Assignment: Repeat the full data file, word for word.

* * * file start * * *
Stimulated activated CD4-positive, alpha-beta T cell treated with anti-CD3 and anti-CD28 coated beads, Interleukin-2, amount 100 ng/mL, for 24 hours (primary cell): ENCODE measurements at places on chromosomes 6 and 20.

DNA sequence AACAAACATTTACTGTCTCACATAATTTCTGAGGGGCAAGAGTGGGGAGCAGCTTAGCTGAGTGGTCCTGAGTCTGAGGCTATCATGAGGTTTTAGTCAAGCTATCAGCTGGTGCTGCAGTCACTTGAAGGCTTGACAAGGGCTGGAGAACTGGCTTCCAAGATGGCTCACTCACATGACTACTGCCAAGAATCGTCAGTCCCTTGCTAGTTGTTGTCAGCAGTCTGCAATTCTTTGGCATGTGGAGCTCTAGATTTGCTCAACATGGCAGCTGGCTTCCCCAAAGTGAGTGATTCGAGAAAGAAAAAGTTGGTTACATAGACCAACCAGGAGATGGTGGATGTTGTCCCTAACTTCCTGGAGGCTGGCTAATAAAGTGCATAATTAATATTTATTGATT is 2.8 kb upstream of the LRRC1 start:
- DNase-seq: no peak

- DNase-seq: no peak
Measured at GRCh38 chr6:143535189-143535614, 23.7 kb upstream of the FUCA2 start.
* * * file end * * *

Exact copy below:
Stimulated activated CD4-positive, alpha-beta T cell treated with anti-CD3 and anti-CD28 coated beads, Interleukin-2, amount 100 ng/mL, for 24 hours (primary cell): ENCODE measurements at places on chromosomes 6 and 20.

DNA sequence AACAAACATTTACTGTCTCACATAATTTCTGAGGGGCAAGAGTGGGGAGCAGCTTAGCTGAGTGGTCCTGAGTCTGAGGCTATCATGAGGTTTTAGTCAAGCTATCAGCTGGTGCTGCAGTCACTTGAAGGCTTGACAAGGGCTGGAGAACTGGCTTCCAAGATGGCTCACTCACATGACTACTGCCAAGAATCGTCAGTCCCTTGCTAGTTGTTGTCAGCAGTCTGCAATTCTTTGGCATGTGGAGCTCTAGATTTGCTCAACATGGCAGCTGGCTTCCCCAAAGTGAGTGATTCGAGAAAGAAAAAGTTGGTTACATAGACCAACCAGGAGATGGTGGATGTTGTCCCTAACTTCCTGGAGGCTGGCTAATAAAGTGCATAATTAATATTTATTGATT is 2.8 kb upstream of the LRRC1 start:
- DNase-seq: no peak

- DNase-seq: no peak
Measured at GRCh38 chr6:143535189-143535614, 23.7 kb upstream of the FUCA2 start.